In the process of electrophotographic printing, a photoconductive member is charged to sensitize the surface thereof. A light image of an original document is projected onto the charged photoconductive member selectively dissipating the charge thereon. This records a latent image of the original document on the photoconductive member. Heat settable particles, i.e., toner particles, are generally employed to develop the latent image. These particles are deposited on the photoconductive member and subsequently transferred therefrom to a sheet of support material. Heat is then applied to the toner particles to permanently affix them to the sheet of support material forming a copy of the original document.

Invariably, some residual toner particles remain adhering to the photoconductive surface after the transfer of the toner particles to the sheet of support material. These particles must be removed from the photoconductive surface prior to the initiation of the next successive cycle. This may be achieved by a cleaning web engaging the photoconductive surface to remove the residual toner particles therefrom. The unused cleaning web, stored on a supply spool, is advanced therefrom and maintained in engagement with the photoconductive surface by a pressure roller. A take up spool stores the unused or dirty cleaning web remote from the photoconductive surface. Hereinbefore, if the cleaning web slackened and folds developed therein, rotation of the pressure roller would cause the cleaning web to be entrained erroneously thereabout. This will jam the operation of the electrophotographic printing machine requiring correction of the problem by an operator prior to the resumation of copying.

Accordingly, it is a primary object of the present invention to improve the cleaning system employed in an electrophotographic printing machine by preventing the cleaning web from being entrained about the pressure roller.

SUMMARY OF THE INVENTION

Briefly stated, and in accordance with the present invention, there is provided an apparatus for cleaning contaminants from a member.

Pursuant to the features of the present invention, the apparatus includes a flexible web with a pressure member being arranged to hold the web in engagement with the member to remove contaminants therefrom. A supply station stores a supply of unused web, while a receiving station houses the used web. Means are provided for advancing the web from the supply station to the receiving station. Means prevent the web from being entrained about the pressure roller.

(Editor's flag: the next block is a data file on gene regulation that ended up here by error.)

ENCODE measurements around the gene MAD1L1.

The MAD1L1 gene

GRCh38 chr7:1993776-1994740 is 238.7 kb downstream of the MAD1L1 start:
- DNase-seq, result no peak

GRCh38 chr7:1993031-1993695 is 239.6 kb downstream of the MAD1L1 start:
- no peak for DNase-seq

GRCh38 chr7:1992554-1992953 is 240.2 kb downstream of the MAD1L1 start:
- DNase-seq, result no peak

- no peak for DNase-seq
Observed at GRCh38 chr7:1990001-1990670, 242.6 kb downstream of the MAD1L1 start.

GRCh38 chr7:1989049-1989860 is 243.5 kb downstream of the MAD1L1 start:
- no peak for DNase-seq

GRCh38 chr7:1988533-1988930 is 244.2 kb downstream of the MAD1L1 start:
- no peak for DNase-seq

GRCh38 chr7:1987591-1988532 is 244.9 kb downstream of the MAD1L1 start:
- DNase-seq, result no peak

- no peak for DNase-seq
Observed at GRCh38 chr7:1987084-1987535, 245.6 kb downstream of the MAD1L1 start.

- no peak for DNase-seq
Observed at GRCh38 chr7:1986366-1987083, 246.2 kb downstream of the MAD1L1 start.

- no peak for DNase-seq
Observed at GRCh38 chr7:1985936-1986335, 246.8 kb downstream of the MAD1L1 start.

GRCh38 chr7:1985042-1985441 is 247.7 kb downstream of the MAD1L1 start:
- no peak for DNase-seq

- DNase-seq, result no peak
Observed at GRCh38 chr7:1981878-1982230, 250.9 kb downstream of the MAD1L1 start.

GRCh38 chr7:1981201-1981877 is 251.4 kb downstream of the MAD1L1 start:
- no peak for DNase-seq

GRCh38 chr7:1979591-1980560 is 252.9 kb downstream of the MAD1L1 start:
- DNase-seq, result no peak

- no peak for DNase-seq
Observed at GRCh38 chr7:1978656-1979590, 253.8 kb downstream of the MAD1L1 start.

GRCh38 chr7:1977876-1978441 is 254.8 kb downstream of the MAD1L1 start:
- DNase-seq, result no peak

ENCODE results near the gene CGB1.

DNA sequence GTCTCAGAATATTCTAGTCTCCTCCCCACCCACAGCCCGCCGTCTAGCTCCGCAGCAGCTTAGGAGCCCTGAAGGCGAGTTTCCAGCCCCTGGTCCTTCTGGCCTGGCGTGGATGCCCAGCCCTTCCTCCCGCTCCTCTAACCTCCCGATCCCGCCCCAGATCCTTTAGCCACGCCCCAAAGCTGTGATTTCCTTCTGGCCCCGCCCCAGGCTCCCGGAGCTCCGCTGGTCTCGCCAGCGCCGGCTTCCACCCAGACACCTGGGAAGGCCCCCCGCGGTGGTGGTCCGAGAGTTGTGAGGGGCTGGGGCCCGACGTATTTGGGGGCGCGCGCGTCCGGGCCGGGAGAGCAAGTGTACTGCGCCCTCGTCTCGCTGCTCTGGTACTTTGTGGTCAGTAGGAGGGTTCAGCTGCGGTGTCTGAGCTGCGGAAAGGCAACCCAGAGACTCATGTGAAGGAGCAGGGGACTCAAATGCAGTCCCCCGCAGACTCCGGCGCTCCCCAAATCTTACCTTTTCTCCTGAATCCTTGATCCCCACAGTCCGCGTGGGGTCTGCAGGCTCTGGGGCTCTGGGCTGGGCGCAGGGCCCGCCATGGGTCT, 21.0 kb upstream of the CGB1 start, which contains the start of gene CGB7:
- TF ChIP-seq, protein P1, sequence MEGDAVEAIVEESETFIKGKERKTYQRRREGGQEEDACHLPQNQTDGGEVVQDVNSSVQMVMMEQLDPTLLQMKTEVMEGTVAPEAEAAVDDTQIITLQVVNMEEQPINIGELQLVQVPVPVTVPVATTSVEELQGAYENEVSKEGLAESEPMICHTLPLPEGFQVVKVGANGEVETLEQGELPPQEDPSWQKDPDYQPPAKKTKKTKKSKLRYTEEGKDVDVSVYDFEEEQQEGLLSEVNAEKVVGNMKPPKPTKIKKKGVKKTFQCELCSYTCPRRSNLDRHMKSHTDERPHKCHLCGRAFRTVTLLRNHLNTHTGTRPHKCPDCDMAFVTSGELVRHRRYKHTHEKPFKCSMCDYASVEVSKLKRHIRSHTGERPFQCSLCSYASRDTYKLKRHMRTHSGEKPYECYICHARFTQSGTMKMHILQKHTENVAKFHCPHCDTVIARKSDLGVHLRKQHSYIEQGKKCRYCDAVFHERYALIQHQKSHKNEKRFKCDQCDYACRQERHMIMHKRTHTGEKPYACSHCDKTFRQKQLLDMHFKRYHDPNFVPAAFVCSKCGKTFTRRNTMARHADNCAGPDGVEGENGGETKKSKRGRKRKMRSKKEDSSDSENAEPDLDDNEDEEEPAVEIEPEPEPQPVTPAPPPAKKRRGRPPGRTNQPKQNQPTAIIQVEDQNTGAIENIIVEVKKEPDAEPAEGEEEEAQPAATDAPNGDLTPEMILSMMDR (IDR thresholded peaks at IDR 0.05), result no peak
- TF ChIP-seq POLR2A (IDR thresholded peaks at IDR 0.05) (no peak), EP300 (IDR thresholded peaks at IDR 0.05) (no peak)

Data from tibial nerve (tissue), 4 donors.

BRIEF DESCRIPTION OF THE DRAWINGS

Other objects and advantages of the present invention will become apparent upon reading the following detailed description and upon reference to the drawings, in which:

FIG. 1 is an elevational view depicting schematically an electrophotographic printing machine incorporating the features of the present invention therein;

FIG. 2 illustrates the cleaning apparatus employed in the FIG. 1 printing machine; and

FIG. 3 shows the operation of the structure preventing entrainment of the cleaning web about the pressure roller in the FIG. 2 cleaning apparatus.

While the present invention will be hereinafter described in connection with a preferred embodiment thereof, it will be understood that it is not intended to limit the invention to that embodiment. On the contrary, it is intended to cover all alternatives, modifications and equivalents as may be included within the spirit and scope of the invention as defined by the appended claims.

DETAILED DESCRIPTION OF THE INVENTION

For a general understanding of an electrophotographic printing machine in which the features of the present invention may be incorporated, reference is had to FIG. 1, which depicts schematically the various components thereof. Hereinafter, like reference numerals will be employed throughout to designate identical elements. Although the cleaning apparatus of the present invention is particularly well adapted for use in an electrophotographic printing machine, it should become evident from the following discussion that it is equally well suited for application in a wide variety of devices and is not necessarily limited to the particular embodiment shown herein.

Inasmuch as electrophotographic printing machines are well known, the various processing stations thereof will be represented in FIG. 1 by blocks. Each of these blocks will be described briefly hereinafter.